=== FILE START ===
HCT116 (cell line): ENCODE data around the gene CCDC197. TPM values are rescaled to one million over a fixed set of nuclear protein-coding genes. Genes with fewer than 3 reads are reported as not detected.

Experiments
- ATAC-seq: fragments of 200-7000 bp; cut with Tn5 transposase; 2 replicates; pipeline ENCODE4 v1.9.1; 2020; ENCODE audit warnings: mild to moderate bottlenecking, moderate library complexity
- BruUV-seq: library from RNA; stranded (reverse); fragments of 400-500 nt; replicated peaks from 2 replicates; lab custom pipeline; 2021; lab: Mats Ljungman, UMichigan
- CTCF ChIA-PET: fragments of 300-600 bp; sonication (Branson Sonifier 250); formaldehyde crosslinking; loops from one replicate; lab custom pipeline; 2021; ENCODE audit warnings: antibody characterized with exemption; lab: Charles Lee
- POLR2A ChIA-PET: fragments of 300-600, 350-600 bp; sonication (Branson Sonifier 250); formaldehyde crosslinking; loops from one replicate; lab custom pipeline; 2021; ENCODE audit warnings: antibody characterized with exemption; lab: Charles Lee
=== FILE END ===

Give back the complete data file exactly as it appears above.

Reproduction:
HCT116 (cell line): ENCODE data around the gene CCDC197. TPM values are rescaled to one million over a fixed set of nuclear protein-coding genes. Genes with fewer than 3 reads are reported as not detected.

Experiments
- ATAC-seq: fragments of 200-7000 bp; cut with Tn5 transposase; 2 replicates; pipeline ENCODE4 v1.9.1; 2020; ENCODE audit warnings: mild to moderate bottlenecking, moderate library complexity
- BruUV-seq: library from RNA; stranded (reverse); fragments of 400-500 nt; replicated peaks from 2 replicates; lab custom pipeline; 2021; lab: Mats Ljungman, UMichigan
- CTCF ChIA-PET: fragments of 300-600 bp; sonication (Branson Sonifier 250); formaldehyde crosslinking; loops from one replicate; lab custom pipeline; 2021; ENCODE audit warnings: antibody characterized with exemption; lab: Charles Lee
- POLR2A ChIA-PET: fragments of 300-600, 350-600 bp; sonication (Branson Sonifier 250); formaldehyde crosslinking; loops from one replicate; lab custom pipeline; 2021; ENCODE audit warnings: antibody characterized with exemption; lab: Charles Lee